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to dread or not to dread, that is the question, things to concider before taking the plunge

CrazyDaizy99
@crazydaizy99
7 years ago
81 posts
This wasn't a hard choice for me because it was something I had always been interested in doing. I consider myself to be very feminine and I have just always thought that dreads on a woman is sexy and beautiful. I guess at 32 I am just ready to have my outward appearance reflect the way I feel inside.With my husband, I think part of his reluctance to agree to my choice in the beginning was partly out of professional reasons. I am a stay home mommy, but he works in a white collar profession and we do have to attend formal events from time to time. Our life outside of his career is a drastic contrast so to me I really don't give a damn what his work colleagues think of me or our lifestyle choices. But I do want to be respectful of my husband. I have to say though that I am really looking forward to the next formal event so that I can hold my head up and show everyone that beauty and elegance can come come in all kinds of packages :)As for my family, they live 900 miles away and I have decided I probably won't even mention it until I see them at Christmas. I expect some flack but I am hoping that most people will respect the fact that this is my choice and no one else's.
AciDreams
@acidreams
7 years ago
39 posts
This is an awesome description. This dude has his head on straight for sure. Props!!
Dahlia
@dahlia
6 years ago
30 posts
Number 7 is exactly why I am doing this. I feel dread locks will change me for the better!
Panterra Caraway
@panterra-caraway
6 years ago
665 posts
I have never been patient...butI have always been "out of the box". I was surprised, when a couple of my friends said, "Panterra, of all people..YOU were born to have dreads!" I didn't expect that. When I asked them why, they said that I seemed to always follow my own inner voice. I guess we rarely see ourselves as others do. All I knew is that my hair had become a major part of my life, it had taken over who I was. Perfect hair represented me and being a hairdresser...well, I felt obligated to uphold some image...an image that I suppose was in my head. Besides all that...I needed to "find" me again. I had somehow lost that vibration of my true, authentic self. So, I let go of some notion and just said "here I am". It feels real good too.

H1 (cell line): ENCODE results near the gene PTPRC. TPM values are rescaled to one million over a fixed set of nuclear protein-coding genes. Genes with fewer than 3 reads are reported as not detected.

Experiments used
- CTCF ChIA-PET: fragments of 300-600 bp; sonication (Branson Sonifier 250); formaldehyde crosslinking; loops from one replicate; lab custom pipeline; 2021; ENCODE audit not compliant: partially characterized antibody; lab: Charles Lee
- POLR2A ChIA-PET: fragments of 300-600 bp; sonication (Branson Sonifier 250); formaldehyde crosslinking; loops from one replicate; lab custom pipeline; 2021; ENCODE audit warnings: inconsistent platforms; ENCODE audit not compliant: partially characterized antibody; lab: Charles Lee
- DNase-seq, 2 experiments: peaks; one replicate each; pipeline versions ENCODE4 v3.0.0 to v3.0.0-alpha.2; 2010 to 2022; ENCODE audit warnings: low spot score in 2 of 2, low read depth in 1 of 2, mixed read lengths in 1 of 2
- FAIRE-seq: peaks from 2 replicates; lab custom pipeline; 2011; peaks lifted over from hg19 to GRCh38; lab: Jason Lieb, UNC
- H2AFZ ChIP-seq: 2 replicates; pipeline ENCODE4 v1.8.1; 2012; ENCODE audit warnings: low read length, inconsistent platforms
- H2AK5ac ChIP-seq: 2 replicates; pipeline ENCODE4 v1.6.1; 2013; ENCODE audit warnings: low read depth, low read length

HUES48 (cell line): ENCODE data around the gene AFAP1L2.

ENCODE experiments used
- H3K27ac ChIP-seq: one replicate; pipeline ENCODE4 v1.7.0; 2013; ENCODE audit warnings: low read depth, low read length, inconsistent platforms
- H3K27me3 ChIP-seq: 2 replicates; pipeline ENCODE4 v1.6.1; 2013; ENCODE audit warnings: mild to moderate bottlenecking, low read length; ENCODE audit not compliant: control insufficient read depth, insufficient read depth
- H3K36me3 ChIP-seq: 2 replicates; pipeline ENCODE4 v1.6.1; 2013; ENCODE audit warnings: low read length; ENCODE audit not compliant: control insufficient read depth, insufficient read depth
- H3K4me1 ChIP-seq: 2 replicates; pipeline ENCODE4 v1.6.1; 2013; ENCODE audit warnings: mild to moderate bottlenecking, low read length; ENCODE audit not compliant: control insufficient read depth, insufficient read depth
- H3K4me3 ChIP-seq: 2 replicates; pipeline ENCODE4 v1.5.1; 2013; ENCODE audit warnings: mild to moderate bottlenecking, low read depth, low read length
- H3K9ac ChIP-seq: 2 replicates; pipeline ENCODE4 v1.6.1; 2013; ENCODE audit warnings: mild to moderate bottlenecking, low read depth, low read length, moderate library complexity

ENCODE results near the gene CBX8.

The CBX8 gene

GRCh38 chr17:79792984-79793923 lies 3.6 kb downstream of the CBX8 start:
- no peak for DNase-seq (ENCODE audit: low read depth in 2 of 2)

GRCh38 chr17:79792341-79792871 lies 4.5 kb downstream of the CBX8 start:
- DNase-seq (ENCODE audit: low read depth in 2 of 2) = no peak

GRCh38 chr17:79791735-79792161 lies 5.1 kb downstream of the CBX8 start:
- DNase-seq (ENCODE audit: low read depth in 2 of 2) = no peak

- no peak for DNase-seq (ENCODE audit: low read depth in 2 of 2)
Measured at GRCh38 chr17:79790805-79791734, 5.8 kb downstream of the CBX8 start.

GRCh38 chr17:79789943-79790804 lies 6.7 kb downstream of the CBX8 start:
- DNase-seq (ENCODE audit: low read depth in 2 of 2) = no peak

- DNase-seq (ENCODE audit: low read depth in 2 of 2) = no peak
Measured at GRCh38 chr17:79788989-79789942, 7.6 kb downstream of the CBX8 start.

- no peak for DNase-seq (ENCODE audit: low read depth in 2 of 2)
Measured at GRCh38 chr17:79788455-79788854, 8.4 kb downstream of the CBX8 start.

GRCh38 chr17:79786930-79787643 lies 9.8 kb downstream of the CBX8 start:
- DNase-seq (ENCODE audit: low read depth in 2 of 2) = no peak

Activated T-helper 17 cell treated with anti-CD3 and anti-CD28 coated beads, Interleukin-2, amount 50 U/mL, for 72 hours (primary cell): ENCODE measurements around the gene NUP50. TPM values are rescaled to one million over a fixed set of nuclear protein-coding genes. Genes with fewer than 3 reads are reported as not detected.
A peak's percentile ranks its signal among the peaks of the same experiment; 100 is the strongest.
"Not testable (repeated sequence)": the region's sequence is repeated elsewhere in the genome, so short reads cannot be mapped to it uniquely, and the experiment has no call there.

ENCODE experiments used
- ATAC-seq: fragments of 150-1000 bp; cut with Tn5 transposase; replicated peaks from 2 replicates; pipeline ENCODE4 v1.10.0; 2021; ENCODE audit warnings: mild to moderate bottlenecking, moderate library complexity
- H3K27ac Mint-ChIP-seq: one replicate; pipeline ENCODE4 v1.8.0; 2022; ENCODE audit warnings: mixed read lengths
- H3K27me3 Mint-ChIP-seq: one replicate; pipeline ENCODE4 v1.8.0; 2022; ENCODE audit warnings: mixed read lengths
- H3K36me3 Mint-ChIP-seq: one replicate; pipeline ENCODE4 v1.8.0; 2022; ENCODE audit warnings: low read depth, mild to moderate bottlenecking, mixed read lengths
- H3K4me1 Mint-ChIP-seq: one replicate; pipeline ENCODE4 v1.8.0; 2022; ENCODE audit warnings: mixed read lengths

Purkurr
@purkurr
5 years ago
44 posts

I don't feel like I've ever had any deeper connection to my dreads.. probably that's why I have always opened them. :(

Danielle2
@danielle2
5 years ago
8 posts

I hate hearing "You used to be so beautiful", "You would be so pretty IF..." all regarding my dreadlocks. It comes mainly from my family, which is hard to deal with. I wish I had the audacity to tell them that they would be beautiful if they didn't have such condescending and judgmental views, especially regarding MY aesthetics.

If anything, my dreads make me feel prettier than when I didn't have them. I don't have to do anything with my hair, they can be all over the place crazy and I still look at the mirror and love them.

I don't think my hair has ever been healthier. I enjoy not having to detangle it to fit in with "normal" female society, or flat iron it, or fill it full of silicone products. I pay attention to what I put in my dreads, and that it a change I am happy with. I'm becoming interested in learning how to make my own shampoos and soaps.

lexlex :D
@lexlex-d
4 years ago
6 posts

number 7 has really affected me after i started them.

Moon Child
@moon-child
3 years ago
51 posts

I'm sorry to sound basic but there is just no other way to describe this besides perfet

Didjeridurian said:

My mom is great. We didn't always get along so well mostly because of my anti-authoritarian nature and y father being an ex-cop.
I pretty much let them know a long time ago that they could either take me for who I was or they wouldn't see me around.
For a long time they had to watch me be a junkie and our relationship was obviously a mess. When I found myself and became healthy and started being responsible and helping others, they started to understand me and all my choices. They see how happy I am in my life and they don't have to worry about me.
Now they support me and they don't care about stupid superficial things like hair or clothes.
I think parents who seem to be closed minded and controlling are very afraid. The media puts fear into the public and tries to create this sheepism we see everywhere. The parents think it is safest to fit in to what is acceptable.
In my experience, if you can show them that you can take care of yourself while being your own person they tend to forget about the nonsense stuff. On the other hand, if you are living at home, cant hold a job, not taking care of yourself, you will only feed their fear. Then they will push you harder and harder to conform so, in their eyes, you won't end up in a really bad situation.
This whole society is based on fear. Even the "green movement" and NRDC and the "liberal" democrats, and the animal rights people, are pushing fear and negativity to get what they want. We need posotive examples and joyful individuals to change things or else things will always be the same.
If you want people to accept you for who you are you have got to take the responsibility to show that you can stand on your own feet and be happy with your own choices.

soaringeagle said:
mothers...they gotta constantly nag and find fault
its annoring but u learn to tune it out or learn to laugh at it
 
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